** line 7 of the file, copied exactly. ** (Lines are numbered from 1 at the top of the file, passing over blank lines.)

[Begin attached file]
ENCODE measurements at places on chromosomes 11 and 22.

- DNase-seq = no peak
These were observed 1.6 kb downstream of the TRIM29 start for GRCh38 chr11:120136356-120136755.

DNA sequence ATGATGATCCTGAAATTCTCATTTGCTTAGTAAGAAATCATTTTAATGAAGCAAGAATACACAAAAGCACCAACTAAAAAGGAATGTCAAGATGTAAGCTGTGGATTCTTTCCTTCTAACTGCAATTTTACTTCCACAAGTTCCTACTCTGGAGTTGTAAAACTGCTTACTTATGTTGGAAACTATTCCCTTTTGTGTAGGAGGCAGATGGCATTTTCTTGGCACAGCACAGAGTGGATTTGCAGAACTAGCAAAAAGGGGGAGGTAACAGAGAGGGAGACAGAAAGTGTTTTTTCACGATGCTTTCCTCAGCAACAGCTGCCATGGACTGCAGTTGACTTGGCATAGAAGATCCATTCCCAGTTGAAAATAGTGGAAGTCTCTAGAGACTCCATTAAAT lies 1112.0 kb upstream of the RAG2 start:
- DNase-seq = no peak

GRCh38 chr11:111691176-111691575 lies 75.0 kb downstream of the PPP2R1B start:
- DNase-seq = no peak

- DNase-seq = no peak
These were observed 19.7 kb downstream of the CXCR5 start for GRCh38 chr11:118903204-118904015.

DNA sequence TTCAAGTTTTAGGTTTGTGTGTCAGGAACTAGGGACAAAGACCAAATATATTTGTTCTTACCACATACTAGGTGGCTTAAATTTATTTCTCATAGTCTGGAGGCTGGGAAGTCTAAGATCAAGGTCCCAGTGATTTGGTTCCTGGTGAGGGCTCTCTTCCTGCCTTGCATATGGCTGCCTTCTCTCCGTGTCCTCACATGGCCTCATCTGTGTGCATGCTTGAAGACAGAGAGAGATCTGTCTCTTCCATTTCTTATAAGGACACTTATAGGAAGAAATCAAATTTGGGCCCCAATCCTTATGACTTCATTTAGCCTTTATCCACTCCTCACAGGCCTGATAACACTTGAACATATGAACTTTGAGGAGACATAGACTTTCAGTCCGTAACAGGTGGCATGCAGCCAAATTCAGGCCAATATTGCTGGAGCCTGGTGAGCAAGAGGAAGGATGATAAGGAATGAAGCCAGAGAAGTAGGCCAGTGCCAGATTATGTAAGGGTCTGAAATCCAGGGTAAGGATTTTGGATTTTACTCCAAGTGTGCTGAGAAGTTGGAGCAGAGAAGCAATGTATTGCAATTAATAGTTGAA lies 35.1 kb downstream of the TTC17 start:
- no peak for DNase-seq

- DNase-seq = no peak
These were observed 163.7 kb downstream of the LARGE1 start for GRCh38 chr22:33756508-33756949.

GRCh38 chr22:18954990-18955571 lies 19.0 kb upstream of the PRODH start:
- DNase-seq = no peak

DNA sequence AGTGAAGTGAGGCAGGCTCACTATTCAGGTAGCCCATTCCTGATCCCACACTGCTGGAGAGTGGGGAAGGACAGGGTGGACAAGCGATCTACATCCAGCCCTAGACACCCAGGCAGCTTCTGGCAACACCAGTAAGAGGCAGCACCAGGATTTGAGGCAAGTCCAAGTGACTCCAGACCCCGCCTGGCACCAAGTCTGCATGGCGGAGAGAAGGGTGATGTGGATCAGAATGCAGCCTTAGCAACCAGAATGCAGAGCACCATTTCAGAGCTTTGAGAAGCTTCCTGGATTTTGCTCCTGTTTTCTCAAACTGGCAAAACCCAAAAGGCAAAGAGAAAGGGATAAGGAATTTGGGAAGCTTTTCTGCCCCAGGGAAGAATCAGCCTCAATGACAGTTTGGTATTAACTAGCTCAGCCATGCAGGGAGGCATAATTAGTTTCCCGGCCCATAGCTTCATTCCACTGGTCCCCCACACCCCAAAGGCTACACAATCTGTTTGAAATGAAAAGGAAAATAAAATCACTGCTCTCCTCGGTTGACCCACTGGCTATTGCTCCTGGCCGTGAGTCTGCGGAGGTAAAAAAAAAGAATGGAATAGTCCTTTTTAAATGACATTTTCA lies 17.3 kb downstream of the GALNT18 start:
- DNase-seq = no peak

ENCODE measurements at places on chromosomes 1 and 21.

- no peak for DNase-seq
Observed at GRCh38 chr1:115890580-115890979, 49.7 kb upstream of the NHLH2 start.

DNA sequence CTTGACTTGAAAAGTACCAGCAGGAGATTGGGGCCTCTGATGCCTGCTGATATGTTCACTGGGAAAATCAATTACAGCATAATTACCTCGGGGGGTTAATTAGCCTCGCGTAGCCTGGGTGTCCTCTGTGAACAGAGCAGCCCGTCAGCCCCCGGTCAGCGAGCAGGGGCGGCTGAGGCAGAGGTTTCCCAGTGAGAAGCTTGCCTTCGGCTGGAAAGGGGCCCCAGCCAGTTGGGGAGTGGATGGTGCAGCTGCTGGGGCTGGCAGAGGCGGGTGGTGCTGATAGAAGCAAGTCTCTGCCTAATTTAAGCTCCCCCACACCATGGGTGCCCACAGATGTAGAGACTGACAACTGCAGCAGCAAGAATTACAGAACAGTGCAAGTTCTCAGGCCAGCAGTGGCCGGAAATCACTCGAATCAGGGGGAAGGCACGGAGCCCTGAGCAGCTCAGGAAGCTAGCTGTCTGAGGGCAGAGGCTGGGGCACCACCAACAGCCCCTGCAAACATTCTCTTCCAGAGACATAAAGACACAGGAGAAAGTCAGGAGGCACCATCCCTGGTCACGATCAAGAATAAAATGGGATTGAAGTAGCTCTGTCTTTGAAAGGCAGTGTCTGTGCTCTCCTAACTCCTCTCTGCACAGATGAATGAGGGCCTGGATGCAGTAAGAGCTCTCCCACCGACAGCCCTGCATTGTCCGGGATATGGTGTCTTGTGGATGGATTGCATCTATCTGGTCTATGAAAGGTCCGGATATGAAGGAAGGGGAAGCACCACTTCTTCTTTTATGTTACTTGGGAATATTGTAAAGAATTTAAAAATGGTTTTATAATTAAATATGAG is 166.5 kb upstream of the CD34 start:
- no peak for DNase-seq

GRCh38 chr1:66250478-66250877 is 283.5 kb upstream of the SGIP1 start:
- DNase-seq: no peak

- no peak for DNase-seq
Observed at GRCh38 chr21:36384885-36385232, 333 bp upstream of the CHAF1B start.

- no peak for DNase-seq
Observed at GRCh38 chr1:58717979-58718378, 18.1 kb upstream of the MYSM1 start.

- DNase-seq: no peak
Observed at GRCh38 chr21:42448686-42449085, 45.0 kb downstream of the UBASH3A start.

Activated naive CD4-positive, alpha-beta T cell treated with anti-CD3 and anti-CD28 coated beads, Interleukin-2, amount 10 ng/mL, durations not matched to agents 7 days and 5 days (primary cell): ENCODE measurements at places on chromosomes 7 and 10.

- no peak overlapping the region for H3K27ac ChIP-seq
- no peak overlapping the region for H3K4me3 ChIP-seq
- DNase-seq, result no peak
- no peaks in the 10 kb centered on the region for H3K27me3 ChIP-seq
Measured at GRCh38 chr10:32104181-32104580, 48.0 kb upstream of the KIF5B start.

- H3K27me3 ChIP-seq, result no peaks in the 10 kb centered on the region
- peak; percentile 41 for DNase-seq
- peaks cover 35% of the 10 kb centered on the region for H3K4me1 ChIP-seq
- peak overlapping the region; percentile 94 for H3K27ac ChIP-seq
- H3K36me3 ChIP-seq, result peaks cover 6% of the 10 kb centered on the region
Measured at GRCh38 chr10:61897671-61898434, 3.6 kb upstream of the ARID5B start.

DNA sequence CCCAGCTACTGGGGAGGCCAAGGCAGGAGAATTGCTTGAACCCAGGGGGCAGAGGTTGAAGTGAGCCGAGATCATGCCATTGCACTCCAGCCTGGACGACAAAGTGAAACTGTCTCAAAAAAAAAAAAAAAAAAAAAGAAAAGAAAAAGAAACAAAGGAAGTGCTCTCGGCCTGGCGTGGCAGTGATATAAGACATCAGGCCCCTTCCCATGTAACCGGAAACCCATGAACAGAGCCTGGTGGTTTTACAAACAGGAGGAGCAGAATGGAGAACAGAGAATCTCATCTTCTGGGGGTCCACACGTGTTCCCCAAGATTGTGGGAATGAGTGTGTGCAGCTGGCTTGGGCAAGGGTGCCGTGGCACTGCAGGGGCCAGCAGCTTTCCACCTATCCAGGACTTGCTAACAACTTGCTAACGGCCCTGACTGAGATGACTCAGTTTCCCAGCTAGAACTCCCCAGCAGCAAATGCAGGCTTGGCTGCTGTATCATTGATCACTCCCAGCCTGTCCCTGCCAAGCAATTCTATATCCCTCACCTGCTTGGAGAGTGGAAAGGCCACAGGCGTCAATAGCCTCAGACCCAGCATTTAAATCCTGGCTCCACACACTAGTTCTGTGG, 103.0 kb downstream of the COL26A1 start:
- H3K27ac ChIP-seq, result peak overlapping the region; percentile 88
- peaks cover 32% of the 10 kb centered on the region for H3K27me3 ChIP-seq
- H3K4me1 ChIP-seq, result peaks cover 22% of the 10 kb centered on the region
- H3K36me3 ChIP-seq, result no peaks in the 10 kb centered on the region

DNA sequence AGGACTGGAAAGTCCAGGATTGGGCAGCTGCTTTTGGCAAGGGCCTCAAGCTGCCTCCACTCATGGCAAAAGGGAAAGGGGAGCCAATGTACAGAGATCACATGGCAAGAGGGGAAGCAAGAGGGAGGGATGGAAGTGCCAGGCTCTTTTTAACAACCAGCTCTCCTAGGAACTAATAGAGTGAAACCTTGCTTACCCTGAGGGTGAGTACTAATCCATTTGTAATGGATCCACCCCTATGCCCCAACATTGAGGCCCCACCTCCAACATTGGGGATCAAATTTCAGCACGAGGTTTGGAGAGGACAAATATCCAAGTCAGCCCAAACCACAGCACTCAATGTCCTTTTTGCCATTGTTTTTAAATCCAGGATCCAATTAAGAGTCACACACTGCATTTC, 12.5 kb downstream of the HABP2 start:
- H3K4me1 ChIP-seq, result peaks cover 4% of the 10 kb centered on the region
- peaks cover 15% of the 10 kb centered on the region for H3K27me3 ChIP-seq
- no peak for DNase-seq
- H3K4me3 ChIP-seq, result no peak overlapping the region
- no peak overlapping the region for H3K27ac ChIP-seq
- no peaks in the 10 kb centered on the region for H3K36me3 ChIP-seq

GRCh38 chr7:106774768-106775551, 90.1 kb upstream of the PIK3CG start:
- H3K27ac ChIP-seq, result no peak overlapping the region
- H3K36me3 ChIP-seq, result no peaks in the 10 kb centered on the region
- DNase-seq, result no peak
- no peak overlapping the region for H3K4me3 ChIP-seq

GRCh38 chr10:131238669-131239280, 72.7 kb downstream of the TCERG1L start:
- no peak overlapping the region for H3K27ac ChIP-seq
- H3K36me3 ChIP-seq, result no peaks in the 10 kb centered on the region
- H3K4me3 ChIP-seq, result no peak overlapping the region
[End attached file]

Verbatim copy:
- DNase-seq = no peak